Commenting on the publication of the EU economic policy ‘semester’ winter package and country reports, Katja Lehto-Komulainen, Deputy General Secretary of the European Trade Union Confederation (ETUC) said:
“By criticising aggressive tax planning, expressing concern about low wage increases and encouraging better social protection it seems as if EU economic-policy making might be shifting in a more progressive direction. But the proof will be in May when we see if the country specific recommendations are still about budgets and fiscal rules or if they take on social fairness.
“The ETUC congratulates Commissioner Moscovici for naming and shaming EU countries for aggressive tax planning. As the Commissioner said, more needs to be done to ensure fair taxation. The ETUC urges the Commission to pursue all means to end tax avoidance and tax competition, and to ensure that companies pay their fair share of tax in the countries where economic activity takes place. Tax regime-shopping has to stop, and governments should play no part in encouraging it.
“It is good news that four countries have left the excessive imbalance procedure, as this gives more room for investment in jobs and growth.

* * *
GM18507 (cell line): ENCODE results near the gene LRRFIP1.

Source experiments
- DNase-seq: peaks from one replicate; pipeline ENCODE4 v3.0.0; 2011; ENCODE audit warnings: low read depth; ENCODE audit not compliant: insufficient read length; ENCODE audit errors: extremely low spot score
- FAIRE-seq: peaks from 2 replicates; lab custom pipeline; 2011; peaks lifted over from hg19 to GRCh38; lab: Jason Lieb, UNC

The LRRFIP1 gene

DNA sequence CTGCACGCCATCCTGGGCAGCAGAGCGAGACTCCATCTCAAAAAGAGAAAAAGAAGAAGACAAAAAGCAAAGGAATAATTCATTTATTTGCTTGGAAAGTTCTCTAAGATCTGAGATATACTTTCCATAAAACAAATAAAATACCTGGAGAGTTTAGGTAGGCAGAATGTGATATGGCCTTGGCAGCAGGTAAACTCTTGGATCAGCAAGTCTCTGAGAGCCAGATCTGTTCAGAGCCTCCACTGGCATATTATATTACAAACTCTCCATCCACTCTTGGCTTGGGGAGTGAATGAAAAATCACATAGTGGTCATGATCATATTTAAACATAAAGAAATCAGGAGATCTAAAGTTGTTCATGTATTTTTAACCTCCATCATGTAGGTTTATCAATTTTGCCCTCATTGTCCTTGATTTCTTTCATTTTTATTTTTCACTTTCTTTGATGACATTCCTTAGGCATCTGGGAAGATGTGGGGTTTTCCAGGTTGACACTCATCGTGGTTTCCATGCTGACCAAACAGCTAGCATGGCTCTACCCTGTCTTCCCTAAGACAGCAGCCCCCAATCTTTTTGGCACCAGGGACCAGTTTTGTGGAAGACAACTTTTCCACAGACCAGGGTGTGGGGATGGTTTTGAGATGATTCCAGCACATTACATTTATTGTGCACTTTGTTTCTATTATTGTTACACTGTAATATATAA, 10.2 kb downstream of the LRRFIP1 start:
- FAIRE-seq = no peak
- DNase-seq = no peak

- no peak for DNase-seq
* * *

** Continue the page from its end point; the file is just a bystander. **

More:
“It is good that Commissioner Thyssen acknowledged that wages are not increasing as much as they should be. The question is what the Commission and member states intend to do about it. The ETUC calls on the Commission to recommend pay increases in the public and private sector, and to propose national reforms that enable negotiations – and collective agreements - between employers and trade unions at sectoral level. Countries that do not have favourable legal frameworks for collective bargaining should be told to reform in favour of fair wage bargaining.
“The ETUC supports all moves by the Commission to encourage stronger social protection, and its extension to those not traditionally covered such as the self-employed. The first test of the Commission’s intentions comes next week with the publication of its recommendation on access to social protection, and needs to be followed up in the country specific recommendations.
“The use of a ‘social scoreboard’ to inform EU economic policy-making is welcome, and we expect the results to be reflected in the national reform plans and actual country specific recommendations, and not just in nice words in the text accompanying the recommendations. To keep moving EU economic policy-making in a more progressive direction, employers and trade unions need to be better involved in all EU countries.”